When it comes to de Montille wines, historically the real bum-biters were the Volnays and Pommards. Yes, now they have expanded their range the Nuits Aux Thorey and Vosne Malconsorts (and especially their La Tache-cuvée) are very good; however the Pommards and Volnays will always have a special place in my heart.
It is not just that they are fabulously beautiful. It is because they have always been fabulously beautiful, involute delights that, not too long ago, I could easily afford. This is the only Volnay Premier Cru I have left after the pillage and rape of my Burgundian cellar; the only problem with it is I do not remember the de Montille 2007s being great successes apart from when they were very young. We shall see…
Volnay Premier Cru Taillepieds 2007, Domaine de Montille
Highly attractive nose, all that elegant, softly maturing fruit is truly callipygian in aspect. Smells nicely mature, squeaky clean and so complex I would have to start talking about string theory in order to encapsulate its manifestly glorious nose.
However, there is a vaguely distracting touch of greenness on the nose and (I am fully aware people say you cannot do this, but that is because their tasting skills are pretty dismal;) it smells to me like it is going to be (Swedish construction) shit-acidic.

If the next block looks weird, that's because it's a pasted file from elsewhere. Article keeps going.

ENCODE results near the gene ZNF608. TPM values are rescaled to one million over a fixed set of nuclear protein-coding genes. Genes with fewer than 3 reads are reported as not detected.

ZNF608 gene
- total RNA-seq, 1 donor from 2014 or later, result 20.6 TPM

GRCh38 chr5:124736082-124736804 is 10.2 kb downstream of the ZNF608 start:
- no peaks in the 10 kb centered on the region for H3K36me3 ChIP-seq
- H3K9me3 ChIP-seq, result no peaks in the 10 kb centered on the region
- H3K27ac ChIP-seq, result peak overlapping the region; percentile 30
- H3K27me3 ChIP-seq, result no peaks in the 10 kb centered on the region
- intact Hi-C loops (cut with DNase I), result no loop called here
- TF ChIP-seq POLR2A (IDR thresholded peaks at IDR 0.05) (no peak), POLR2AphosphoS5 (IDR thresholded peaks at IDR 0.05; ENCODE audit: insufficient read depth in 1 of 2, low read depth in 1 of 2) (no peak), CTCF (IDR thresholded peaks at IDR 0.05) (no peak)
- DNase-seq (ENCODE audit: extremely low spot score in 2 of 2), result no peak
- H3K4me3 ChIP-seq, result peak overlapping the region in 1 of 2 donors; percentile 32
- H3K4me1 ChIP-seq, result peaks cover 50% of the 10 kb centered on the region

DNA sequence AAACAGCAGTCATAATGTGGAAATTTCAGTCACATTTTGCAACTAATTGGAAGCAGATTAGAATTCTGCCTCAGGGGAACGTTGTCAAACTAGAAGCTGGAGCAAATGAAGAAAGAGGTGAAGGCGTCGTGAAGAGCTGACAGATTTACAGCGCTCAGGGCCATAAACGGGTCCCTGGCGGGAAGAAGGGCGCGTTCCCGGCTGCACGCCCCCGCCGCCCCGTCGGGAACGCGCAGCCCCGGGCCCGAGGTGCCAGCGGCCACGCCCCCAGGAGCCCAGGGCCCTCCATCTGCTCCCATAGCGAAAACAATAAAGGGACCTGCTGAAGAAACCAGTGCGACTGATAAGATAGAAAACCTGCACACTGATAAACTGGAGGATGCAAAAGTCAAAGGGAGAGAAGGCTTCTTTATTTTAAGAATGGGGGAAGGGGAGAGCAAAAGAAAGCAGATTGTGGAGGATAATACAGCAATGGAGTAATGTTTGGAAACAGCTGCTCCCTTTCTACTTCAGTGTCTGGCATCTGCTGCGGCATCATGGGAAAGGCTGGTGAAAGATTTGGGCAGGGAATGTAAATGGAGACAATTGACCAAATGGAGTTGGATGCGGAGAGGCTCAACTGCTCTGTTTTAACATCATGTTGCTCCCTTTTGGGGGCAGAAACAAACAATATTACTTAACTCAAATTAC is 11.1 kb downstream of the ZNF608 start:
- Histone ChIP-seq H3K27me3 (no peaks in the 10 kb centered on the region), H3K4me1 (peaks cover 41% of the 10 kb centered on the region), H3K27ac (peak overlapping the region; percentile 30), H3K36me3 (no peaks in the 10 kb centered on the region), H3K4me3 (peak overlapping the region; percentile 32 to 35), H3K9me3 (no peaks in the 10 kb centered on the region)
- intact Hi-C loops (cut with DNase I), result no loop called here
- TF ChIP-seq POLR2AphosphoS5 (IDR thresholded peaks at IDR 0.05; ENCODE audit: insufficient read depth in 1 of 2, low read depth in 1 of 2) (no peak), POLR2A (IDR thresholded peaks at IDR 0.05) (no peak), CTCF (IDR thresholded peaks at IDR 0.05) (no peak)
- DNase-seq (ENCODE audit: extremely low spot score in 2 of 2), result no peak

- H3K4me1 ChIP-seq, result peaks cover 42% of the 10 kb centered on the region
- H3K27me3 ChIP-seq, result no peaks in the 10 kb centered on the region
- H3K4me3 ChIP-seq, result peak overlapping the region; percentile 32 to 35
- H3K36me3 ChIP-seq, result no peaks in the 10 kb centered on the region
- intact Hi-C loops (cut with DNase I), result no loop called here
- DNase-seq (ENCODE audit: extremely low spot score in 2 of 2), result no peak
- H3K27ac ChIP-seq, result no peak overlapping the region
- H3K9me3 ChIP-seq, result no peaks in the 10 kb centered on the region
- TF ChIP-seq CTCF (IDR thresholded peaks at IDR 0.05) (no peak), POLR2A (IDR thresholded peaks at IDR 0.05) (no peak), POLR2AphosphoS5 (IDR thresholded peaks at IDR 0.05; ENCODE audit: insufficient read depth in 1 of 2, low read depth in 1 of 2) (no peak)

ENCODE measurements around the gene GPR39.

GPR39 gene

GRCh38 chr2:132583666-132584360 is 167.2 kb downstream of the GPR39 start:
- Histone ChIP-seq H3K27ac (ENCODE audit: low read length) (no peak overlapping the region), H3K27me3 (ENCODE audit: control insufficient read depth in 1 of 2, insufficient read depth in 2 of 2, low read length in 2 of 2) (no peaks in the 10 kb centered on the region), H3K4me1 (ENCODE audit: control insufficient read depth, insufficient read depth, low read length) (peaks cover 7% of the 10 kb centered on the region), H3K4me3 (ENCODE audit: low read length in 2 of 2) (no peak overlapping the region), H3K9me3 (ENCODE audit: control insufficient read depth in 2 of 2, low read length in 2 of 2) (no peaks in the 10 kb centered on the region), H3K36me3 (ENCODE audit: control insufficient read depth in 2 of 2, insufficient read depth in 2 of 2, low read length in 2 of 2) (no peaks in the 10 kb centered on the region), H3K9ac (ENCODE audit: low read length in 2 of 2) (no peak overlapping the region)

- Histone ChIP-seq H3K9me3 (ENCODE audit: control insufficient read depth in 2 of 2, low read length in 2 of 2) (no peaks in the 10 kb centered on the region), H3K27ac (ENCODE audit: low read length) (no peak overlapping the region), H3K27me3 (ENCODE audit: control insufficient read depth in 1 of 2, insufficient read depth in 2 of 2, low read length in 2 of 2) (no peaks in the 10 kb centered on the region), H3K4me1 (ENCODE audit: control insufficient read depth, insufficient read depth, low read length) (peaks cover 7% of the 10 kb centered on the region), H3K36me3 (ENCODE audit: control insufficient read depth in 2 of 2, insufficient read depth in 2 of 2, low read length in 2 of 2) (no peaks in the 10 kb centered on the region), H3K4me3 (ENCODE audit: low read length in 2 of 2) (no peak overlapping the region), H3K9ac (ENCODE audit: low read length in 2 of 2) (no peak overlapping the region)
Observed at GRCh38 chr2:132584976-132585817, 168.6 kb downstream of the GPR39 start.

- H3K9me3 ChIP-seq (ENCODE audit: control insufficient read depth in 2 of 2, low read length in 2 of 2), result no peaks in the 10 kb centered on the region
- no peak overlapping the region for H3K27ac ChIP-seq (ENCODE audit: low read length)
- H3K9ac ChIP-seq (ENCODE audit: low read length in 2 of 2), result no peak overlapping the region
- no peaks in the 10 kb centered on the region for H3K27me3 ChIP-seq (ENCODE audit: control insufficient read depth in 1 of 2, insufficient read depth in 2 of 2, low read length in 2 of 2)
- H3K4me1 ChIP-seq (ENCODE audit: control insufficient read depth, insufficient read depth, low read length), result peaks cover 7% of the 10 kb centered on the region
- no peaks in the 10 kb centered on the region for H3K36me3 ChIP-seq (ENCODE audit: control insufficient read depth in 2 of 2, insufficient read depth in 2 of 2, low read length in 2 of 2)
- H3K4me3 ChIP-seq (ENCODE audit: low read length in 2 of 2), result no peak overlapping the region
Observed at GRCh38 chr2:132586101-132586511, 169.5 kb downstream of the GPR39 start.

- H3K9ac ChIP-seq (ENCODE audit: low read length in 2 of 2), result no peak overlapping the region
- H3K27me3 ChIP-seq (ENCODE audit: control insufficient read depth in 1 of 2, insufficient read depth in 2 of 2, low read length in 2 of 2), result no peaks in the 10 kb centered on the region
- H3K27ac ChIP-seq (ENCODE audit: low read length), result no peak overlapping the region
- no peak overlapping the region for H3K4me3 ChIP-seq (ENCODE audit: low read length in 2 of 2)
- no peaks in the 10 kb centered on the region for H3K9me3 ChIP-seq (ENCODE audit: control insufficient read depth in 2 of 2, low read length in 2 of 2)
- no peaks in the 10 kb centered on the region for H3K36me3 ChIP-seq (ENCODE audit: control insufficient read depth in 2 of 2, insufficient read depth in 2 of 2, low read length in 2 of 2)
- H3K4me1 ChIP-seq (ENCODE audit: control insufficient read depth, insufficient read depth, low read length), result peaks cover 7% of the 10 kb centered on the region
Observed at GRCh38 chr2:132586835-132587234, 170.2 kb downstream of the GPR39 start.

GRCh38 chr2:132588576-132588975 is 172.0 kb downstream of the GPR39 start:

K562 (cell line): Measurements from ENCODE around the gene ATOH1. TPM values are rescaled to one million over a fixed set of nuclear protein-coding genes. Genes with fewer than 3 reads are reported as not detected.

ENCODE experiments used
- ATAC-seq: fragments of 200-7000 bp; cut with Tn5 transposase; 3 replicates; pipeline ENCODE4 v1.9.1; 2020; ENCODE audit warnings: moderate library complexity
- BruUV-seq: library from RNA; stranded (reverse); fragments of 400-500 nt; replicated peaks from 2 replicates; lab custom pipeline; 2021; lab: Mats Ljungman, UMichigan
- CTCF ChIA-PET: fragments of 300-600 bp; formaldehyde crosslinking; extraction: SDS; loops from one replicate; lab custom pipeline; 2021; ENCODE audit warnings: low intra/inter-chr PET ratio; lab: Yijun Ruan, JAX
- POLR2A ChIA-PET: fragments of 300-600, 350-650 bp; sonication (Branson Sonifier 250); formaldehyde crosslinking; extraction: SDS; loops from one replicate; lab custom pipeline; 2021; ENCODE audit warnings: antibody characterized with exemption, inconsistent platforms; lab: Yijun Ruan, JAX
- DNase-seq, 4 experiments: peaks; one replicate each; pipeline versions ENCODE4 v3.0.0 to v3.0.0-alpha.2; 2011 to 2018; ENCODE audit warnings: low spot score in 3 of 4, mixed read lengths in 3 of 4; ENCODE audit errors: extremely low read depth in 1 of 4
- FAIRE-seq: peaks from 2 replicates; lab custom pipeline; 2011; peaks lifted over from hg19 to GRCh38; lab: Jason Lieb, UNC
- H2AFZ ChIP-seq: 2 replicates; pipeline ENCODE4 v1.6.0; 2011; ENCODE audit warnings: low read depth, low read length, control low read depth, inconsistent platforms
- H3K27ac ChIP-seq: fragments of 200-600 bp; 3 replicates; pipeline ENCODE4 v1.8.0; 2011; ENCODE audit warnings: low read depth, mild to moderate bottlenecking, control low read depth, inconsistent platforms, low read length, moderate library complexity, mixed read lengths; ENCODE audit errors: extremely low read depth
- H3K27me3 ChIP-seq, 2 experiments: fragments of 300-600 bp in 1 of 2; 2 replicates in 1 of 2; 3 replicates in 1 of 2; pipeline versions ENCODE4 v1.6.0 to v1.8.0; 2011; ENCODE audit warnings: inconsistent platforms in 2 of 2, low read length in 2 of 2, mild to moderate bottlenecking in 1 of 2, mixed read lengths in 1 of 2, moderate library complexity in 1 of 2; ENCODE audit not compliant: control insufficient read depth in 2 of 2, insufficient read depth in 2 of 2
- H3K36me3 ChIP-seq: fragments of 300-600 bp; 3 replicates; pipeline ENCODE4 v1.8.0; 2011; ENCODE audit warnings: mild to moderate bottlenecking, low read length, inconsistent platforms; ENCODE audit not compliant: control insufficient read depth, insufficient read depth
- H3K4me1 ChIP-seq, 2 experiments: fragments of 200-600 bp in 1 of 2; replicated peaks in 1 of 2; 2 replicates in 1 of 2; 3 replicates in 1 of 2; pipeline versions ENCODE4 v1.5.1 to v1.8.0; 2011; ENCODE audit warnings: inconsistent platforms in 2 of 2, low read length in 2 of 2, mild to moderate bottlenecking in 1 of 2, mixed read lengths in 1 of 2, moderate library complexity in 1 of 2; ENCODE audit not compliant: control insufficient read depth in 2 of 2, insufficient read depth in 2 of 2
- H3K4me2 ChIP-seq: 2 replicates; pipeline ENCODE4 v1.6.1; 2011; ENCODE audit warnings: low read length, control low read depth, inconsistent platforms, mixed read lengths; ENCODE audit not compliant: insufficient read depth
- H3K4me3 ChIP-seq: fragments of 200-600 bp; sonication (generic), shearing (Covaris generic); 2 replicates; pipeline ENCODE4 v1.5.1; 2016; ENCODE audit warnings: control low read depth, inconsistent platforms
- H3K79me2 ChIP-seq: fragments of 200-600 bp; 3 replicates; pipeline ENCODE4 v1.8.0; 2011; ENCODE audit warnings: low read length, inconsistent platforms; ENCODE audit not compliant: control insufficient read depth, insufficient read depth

It may not be a problem if all the delicious fruit from the nose has parked all its articulated lorries around the roundabouts of time, so nothing has had the chance to escape or diminish. We live in hope that its French bloody mindedness, both from the winemaker making it structured to age and from the wine itself transcending what is a nice, but not great vintage.
Piss. It is really distinctly acidic. There are shade of elegant fruit and silky tannins to it, but clearly age has paid off all the hauliers except the acid truck drivers, allowing them to disappear into a distant shadow of what I remember was a libidinousness youth, packed with sexy, saucy, spanky delights. Only the acid is blocking the road allowing no hope of balance ever being achieved whilst they stubbornly remain immovable during the passage of time; making your palate and teeth sting as they blow their acidic air horns to signify that only they remain.
In more technical terms, this wine has lost its fresh, fruity fun characteristics of life, and acid rarely reduces as a wine ages, so that is all that is left. It is disjointed and totally lacking harmony. It is not really doing it for me in my pleasure centres (pick any one of the multitude you fancy). Move along, please, there is nothing to see here.